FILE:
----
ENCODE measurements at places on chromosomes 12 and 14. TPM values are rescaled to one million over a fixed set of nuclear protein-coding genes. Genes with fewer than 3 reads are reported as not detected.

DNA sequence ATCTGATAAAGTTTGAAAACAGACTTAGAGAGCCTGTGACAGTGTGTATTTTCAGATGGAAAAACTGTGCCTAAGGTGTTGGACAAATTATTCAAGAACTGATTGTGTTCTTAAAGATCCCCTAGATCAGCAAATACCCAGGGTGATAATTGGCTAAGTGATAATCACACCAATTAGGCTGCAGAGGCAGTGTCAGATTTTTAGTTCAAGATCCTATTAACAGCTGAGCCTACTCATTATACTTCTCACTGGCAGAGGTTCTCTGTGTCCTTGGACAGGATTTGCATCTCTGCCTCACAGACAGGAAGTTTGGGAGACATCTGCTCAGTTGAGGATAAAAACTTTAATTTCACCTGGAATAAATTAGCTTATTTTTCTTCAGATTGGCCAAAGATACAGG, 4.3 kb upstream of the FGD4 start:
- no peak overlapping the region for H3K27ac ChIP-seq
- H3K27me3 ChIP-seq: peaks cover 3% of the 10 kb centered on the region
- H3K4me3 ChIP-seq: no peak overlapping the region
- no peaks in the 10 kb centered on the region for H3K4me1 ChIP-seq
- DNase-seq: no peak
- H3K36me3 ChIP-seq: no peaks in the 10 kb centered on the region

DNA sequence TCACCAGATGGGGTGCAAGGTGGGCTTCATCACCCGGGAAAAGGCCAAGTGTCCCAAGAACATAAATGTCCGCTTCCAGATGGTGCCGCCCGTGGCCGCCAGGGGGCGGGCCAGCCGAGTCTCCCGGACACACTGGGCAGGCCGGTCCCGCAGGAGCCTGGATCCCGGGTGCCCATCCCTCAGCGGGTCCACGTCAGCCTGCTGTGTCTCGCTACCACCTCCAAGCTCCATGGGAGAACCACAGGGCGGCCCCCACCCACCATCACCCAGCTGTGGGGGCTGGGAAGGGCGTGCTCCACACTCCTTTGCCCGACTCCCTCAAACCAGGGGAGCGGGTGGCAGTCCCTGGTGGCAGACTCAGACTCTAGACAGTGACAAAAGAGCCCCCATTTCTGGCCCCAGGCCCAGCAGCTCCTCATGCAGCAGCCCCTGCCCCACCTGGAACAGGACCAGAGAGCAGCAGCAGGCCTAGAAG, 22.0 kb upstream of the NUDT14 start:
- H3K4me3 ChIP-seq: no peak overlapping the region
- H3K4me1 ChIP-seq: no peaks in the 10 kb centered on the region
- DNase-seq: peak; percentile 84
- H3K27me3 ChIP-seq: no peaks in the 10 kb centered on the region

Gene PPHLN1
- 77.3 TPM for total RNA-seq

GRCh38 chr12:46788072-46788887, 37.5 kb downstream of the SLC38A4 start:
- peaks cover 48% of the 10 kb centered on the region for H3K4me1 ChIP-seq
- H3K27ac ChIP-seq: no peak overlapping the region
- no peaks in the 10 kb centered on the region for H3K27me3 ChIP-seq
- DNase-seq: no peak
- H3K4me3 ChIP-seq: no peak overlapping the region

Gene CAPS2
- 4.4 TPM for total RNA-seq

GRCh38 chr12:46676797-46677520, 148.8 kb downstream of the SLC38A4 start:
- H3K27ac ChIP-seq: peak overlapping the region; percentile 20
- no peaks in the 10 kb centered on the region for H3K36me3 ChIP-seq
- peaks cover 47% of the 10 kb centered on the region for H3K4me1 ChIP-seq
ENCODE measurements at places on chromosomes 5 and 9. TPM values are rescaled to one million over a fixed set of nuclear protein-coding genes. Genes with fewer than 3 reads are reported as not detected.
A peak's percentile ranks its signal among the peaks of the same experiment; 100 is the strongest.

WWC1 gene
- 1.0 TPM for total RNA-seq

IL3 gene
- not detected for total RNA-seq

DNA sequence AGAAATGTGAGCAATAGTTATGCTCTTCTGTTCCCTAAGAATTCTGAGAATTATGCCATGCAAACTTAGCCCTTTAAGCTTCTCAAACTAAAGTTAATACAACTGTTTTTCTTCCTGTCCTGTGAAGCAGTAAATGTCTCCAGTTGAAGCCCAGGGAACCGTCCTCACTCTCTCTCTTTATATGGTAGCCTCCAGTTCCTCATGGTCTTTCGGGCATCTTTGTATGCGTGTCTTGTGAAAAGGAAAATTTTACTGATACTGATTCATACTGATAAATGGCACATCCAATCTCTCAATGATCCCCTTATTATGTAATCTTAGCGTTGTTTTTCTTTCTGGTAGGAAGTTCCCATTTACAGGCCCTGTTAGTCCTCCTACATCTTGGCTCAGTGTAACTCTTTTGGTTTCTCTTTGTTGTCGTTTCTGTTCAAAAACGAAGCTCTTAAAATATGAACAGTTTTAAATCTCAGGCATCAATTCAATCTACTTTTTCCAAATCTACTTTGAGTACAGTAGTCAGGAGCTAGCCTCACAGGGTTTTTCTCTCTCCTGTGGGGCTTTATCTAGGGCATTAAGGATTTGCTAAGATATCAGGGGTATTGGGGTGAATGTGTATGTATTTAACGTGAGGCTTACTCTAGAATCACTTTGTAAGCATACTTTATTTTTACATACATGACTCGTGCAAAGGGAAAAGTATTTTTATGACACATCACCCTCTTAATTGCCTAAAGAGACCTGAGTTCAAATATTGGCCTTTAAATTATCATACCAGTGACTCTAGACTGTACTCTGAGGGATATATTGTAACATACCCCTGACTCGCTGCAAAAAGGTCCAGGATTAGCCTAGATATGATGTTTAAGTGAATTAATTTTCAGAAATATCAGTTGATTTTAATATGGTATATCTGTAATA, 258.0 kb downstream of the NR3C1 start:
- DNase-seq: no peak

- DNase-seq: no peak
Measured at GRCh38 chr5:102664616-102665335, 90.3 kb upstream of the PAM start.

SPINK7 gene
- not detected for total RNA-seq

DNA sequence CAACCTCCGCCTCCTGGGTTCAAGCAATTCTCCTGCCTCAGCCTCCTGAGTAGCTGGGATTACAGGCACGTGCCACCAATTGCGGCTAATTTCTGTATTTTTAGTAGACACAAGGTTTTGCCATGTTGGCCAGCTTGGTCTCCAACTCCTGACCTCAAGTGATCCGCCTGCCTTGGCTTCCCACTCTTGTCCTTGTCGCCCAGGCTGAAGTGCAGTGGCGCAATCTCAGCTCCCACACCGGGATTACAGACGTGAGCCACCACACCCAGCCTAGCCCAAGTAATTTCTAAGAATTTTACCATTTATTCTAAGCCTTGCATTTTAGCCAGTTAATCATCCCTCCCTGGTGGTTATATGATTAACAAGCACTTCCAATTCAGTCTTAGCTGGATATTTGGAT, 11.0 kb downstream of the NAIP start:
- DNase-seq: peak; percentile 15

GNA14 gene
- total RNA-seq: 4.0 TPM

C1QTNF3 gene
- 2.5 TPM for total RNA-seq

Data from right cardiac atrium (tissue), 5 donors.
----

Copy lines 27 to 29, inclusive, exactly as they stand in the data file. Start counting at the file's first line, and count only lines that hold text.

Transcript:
- peaks cover 47% of the 10 kb centered on the region for H3K4me1 ChIP-seq
ENCODE measurements at places on chromosomes 5 and 9. TPM values are rescaled to one million over a fixed set of nuclear protein-coding genes. Genes with fewer than 3 reads are reported as not detected.
A peak's percentile ranks its signal among the peaks of the same experiment; 100 is the strongest.